While an elaborate organizational plan has been developed covering the purpose and role (operational guidelines) for the FSSP, including its mandate, organization, and procedures, the university support base, etc., it is often more structural and procedural and lacking a programmatic rationale.
This is particularly serious in the case of the role and functions of the core management staff vis-a-vis the SEs, including the Technical Committee and its task groups.
While sincere recruitment efforts were undertaken, because of the
lack of tenure-track positions and other reasons, most of the core staff are young social scientists and there is an absence of adequate biological-scientific input. Under pressure to produce, through trial-by-error if necessary, the staff has become too involved in delivering per se but without the cohesive framework of a high level of USAID mission demands or overall strategy. Quality and relevance of results have suffered thereby and appear ad hoc in nature. Given the nature and history of the project, perhaps this development was inevitable and improvements are being made: In the team's view, however, they are not sufficient and require, inter alia, a clarification of the core's role vis-a-vis AID, SEs and task groups which takes into account the expectation of continual funding limitations. In short, core staff should become more involved in planning and facilitative effort while "delegating" more implementing responsibilities to selected SEs and providing support to them through backstopping services and supplemental funding.
The University Private Sector Base
Land-grant universities and five private consulting firms, all U.S., make up the FSSP base. Twenty-one universities have signed MOA's and, together, they thereby become "support entities". The lion's share of FSSP funds, however, have flowed to two private firms and seven universities.
The SEs are the primary source of members serving on the FSSP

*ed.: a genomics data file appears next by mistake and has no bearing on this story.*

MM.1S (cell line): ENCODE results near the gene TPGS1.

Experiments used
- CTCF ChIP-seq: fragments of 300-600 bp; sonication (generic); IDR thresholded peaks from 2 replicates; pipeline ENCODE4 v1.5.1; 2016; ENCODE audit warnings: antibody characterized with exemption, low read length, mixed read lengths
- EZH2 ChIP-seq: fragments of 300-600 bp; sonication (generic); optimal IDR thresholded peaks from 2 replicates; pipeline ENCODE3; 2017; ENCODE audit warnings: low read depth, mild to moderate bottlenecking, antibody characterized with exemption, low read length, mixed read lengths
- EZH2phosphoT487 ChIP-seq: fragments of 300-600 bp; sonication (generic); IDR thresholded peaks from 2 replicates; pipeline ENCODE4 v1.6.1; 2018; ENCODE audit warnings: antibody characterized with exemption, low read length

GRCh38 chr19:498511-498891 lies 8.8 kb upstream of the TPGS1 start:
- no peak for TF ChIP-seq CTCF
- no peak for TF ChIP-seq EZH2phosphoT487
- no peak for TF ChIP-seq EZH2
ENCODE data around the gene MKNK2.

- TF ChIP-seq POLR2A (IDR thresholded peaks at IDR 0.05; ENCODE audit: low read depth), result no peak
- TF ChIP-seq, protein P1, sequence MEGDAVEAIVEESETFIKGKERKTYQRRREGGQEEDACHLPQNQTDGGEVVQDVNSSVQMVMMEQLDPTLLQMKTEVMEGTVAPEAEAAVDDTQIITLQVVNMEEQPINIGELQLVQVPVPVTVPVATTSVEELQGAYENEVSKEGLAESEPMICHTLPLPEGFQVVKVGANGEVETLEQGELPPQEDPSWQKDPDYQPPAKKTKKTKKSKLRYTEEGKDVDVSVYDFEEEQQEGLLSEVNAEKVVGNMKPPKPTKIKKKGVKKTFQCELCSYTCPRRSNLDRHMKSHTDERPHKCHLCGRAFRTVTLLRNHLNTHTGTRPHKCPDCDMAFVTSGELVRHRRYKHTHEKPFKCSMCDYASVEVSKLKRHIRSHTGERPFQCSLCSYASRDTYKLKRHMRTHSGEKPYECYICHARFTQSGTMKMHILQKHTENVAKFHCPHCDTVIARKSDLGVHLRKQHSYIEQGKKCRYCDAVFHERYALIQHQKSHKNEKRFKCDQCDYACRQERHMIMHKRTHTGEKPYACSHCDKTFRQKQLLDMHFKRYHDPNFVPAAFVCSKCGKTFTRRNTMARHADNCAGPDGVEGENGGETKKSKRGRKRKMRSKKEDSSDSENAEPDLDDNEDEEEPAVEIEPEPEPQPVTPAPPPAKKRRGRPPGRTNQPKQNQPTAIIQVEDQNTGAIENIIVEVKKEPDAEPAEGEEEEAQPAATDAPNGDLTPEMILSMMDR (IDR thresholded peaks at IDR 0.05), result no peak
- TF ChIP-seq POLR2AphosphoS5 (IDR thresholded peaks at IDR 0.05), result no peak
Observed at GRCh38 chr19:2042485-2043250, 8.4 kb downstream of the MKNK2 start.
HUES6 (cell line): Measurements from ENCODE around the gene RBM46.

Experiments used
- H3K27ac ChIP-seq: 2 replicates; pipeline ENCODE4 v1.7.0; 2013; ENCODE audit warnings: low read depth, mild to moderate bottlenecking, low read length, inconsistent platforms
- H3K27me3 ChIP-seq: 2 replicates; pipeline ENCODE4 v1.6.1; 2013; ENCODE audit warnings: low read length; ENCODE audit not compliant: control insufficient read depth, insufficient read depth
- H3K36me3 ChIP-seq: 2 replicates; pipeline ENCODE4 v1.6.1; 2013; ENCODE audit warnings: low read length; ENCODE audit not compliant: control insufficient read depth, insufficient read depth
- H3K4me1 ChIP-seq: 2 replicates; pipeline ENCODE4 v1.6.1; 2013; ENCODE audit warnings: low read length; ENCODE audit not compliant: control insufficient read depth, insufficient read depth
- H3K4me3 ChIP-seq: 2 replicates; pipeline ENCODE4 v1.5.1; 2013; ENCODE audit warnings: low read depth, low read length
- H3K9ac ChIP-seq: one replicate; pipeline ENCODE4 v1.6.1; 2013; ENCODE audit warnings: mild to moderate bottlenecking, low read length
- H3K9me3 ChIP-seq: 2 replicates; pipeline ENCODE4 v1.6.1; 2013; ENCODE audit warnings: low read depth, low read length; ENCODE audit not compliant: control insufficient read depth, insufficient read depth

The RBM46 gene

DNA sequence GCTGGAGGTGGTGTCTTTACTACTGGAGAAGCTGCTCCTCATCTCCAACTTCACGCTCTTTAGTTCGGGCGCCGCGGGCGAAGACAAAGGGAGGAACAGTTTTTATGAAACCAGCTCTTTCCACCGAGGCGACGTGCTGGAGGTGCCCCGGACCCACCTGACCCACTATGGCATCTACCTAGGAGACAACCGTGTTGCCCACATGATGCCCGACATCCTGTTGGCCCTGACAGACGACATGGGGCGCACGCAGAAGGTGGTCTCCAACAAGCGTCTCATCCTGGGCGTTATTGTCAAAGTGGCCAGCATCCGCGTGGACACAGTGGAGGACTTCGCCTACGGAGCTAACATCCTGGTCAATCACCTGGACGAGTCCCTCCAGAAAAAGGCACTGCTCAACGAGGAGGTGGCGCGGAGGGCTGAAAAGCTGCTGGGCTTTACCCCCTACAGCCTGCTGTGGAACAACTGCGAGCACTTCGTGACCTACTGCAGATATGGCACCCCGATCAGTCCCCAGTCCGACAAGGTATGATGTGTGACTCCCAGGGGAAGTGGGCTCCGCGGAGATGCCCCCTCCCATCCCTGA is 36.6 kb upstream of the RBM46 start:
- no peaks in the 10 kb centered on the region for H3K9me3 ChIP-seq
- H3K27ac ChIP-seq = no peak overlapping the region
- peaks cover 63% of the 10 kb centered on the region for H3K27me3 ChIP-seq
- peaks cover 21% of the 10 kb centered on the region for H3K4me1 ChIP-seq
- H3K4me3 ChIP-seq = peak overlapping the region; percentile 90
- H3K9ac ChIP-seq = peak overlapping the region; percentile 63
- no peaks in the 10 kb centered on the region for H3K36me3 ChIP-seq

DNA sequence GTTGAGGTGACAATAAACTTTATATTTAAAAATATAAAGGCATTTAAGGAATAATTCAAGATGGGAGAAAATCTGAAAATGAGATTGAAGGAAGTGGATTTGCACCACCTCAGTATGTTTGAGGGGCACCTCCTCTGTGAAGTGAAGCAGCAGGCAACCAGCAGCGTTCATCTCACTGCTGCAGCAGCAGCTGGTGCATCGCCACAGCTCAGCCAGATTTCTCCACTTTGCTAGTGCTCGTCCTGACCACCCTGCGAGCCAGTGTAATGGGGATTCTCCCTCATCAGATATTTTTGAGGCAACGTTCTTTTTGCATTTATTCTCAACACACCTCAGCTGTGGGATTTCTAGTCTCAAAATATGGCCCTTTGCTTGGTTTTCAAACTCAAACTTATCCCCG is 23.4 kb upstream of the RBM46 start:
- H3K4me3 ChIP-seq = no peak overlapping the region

Advisory Council, the Technical Committee, and the two or three task groups established to date. The team was not able to ascertain the policy and criteria for the number of entities selected and the reason thereof except a willingness to sign an MOA and expand the'base.
The Advisory Council appears to be functioning in a useful manner as a small advisory group to the Director and a buffer to both the university base and AID. It has not, however, been of much use to date in helping him to strategize, at least on a more formalized and long-range basis, or in putting life into the Technical Committee. The team sees the Technical Committee, which has had a marginal impact to date, as the mechanism or the means to add substance and interdisciplinary technical input to the core management function and as a means to more effective technical and problem-oriented participation of the SEs and others, including AID, in FSSP activities. More use of problem-oriented task forces seems called for under the leadership of a specific SE, with core support not leadership. AID staff, not just confined to the S&T project management team, also needs to be involved at the working/technical levels with field participation when feasible. The absence of such involvement, and the possible negative consequences, is particularly noteworthy in connection with the Evaluation Task Force.